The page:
Indra Nooyi ( the Pepsico CEO) was asked whether women can have it all, and she had this to say:
“I don’t think women can have it all. I just don’t think so. We pretend we have it all. We pretend we can have it all. My husband and I have been married for 34 years. And we have two daughters. And every day you have to make a decision about whether you are going to be a wife or a mother, in fact many times during the day you have to make those decisions. And you have to co-opt a lot of people to help you. We co-opted our families to help us. We plan our lives meticulously so we can be decent parents. But if you ask our daughters, I’m not sure they will say that I’ve been a good mom. I’m not sure. And I try all kinds of coping mechanisms.” (http://www.theatlantic.com/business/archive/2014/07/why-pepsico-ceo-indra-k-nooyi-cant-have-it-all/373750/)
Well, of course, the statement provoked reactions ranging from women who felt like they could relate to her, to people (usually men) saying sagely (and a bit condescendingly) ‘no one can have it all’ or ‘feminism should give way to humanism’.
So let me be perfectly clear at the outset. This post does not suggest that there is any community or individual for whom life is perfect. Human beings all have problems, some more pressing than others. Religious minorities and migrants face their own problems as do rich people with perfect hair. A discussion of ‘Can women have it all’ is merely a way to analyse the peculiar problems that women face.
That being said, it is a gendered question, and will have a gendered answer. I am sure there are those of you who will stray on to this post and on reading it will feel extremely offended that I have tried to do a feminist analysis of the lived reality of women. To those of you, I can not and do not wish to persuade you. Feel free to make your offended or offensive comment and move on. To those of you who are interested in this issue, let us try to analyse this question. (Spoiler alert: the answer is NUANCED).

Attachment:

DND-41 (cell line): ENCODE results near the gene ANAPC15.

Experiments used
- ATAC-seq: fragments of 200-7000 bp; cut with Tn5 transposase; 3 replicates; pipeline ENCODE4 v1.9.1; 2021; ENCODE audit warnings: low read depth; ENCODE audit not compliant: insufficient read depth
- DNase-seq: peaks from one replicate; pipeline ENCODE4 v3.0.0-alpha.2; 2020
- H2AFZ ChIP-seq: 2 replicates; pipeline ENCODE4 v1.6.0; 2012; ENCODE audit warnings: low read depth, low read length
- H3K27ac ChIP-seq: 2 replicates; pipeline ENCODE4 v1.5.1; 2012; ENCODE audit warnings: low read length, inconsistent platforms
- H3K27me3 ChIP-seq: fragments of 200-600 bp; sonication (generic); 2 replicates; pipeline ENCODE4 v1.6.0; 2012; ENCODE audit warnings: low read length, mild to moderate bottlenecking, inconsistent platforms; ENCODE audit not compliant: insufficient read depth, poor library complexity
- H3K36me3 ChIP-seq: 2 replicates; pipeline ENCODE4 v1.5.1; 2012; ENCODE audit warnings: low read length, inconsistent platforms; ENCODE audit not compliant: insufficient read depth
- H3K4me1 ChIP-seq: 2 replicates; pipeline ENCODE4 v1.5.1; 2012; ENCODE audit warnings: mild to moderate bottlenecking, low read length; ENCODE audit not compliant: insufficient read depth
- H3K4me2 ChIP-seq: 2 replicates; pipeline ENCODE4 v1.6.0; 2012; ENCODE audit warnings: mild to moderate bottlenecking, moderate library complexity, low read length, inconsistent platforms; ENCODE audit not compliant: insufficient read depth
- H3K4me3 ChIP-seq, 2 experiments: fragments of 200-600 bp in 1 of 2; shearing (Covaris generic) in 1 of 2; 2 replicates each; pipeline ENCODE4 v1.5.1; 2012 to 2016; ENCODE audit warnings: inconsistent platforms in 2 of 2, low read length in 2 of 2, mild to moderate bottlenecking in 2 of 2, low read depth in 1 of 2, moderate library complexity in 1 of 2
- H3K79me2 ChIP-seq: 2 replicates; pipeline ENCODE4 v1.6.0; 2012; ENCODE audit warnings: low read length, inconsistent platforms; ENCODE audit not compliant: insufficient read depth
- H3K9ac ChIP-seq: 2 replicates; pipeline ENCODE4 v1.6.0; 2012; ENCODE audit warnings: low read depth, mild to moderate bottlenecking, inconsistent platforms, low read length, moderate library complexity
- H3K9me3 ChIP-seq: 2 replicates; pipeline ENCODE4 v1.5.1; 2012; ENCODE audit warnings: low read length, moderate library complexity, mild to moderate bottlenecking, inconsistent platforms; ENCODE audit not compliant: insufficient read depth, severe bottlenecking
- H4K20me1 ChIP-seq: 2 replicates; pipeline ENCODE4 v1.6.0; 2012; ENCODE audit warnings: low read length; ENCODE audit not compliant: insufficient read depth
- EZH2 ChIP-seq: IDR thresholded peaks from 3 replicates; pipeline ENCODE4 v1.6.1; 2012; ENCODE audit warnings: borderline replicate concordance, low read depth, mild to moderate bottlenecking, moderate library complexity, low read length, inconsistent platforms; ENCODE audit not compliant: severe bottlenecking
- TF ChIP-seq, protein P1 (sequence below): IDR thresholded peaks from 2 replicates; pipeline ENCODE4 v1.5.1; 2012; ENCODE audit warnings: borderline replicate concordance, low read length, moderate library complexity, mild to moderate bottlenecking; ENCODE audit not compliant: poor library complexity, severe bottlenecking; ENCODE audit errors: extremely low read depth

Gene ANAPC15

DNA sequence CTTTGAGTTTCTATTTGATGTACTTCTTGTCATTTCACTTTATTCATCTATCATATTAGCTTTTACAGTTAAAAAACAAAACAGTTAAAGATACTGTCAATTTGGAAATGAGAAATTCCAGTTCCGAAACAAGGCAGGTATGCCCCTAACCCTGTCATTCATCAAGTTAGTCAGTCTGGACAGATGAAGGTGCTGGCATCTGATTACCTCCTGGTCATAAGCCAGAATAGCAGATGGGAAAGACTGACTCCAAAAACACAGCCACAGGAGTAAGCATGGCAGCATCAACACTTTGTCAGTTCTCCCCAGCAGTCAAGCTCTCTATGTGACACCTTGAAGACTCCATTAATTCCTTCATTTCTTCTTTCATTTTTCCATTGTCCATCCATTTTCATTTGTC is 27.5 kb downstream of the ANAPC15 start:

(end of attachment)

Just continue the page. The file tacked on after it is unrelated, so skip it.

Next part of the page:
What do we mean by this question. Well for the purposes of this post, this question means can women have satisfying work and personal lives? More particularly can they play the roles of wives and mothers (which society wants them to perform, and which they themselves often wish to perform) without compromising on their careers.
Even the most context blind ones among us know that traditionally women were required to play the roles of ‘good’ wives and mothers. Their domain was supposed to be the household. Even when they started joining educational institutions and the workforce, the expectation was that their ‘natural’ roles should get priority. Hence, the husband’s career was often the real career, and the woman’s job was often a additional bonus of sorts.
Of course, things are different now. Labour laws have changed, and most countries have formal equal opportunity laws, even if the actual participation of women in the workforce varies considerably depending on the context. Even in industrialized countries women have their own share of workplace related issues such as sexual harassment and not getting promotions. If you look at the number of Fortune 1000 CEOs, you will find that only 5.2 % of them are women. (http://www.catalyst.org/knowledge/women-ceos-fortune-1000)
There are those of you who will say that maybe women are just not good enough to produce enough CEOs, and I am not going to respond to you. I can deal with logic, but this kind of fantastic reasoning is something I really cannot counter. It is probably my small brain. My bad.